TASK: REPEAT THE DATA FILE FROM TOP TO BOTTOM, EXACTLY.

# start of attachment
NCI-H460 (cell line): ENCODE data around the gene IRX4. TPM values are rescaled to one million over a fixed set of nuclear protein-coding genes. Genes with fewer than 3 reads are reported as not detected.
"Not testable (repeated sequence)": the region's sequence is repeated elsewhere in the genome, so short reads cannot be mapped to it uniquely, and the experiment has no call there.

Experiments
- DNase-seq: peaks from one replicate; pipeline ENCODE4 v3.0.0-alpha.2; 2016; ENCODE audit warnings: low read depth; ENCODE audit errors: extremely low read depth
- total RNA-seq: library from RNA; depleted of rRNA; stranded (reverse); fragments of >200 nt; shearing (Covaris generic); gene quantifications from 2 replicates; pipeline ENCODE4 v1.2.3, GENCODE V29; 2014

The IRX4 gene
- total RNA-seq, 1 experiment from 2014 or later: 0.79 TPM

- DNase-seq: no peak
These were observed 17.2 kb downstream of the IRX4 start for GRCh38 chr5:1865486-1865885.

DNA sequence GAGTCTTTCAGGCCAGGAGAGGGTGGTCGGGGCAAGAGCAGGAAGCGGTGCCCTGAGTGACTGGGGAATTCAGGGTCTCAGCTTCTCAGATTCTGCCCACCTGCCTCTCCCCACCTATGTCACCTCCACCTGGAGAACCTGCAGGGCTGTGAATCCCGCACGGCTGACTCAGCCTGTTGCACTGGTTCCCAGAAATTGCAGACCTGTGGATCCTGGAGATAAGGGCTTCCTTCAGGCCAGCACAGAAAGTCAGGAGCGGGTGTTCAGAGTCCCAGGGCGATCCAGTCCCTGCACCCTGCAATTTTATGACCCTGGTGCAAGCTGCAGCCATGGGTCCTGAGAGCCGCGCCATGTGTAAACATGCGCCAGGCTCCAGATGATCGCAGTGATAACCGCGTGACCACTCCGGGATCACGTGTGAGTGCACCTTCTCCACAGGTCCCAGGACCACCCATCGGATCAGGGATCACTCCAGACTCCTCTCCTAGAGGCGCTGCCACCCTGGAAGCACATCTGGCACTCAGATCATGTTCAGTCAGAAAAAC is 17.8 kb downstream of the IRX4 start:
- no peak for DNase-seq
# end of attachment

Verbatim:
NCI-H460 (cell line): ENCODE data around the gene IRX4. TPM values are rescaled to one million over a fixed set of nuclear protein-coding genes. Genes with fewer than 3 reads are reported as not detected.
"Not testable (repeated sequence)": the region's sequence is repeated elsewhere in the genome, so short reads cannot be mapped to it uniquely, and the experiment has no call there.

Experiments
- DNase-seq: peaks from one replicate; pipeline ENCODE4 v3.0.0-alpha.2; 2016; ENCODE audit warnings: low read depth; ENCODE audit errors: extremely low read depth
- total RNA-seq: library from RNA; depleted of rRNA; stranded (reverse); fragments of >200 nt; shearing (Covaris generic); gene quantifications from 2 replicates; pipeline ENCODE4 v1.2.3, GENCODE V29; 2014

The IRX4 gene
- total RNA-seq, 1 experiment from 2014 or later: 0.79 TPM

- DNase-seq: no peak
These were observed 17.2 kb downstream of the IRX4 start for GRCh38 chr5:1865486-1865885.

DNA sequence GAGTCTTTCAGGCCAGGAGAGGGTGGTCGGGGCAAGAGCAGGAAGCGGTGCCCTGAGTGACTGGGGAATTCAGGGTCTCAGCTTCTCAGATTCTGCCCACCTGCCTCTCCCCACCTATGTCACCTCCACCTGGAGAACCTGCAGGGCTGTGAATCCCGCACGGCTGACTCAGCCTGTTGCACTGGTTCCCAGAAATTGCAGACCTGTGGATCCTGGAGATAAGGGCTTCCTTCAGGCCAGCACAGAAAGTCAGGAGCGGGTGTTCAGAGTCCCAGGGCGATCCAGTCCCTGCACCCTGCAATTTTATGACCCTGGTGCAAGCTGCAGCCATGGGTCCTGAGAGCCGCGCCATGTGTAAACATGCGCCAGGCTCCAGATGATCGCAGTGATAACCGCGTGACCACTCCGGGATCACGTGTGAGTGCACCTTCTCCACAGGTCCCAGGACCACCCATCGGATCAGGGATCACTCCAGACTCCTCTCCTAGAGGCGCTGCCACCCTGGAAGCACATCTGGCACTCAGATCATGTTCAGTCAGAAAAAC is 17.8 kb downstream of the IRX4 start:
- no peak for DNase-seq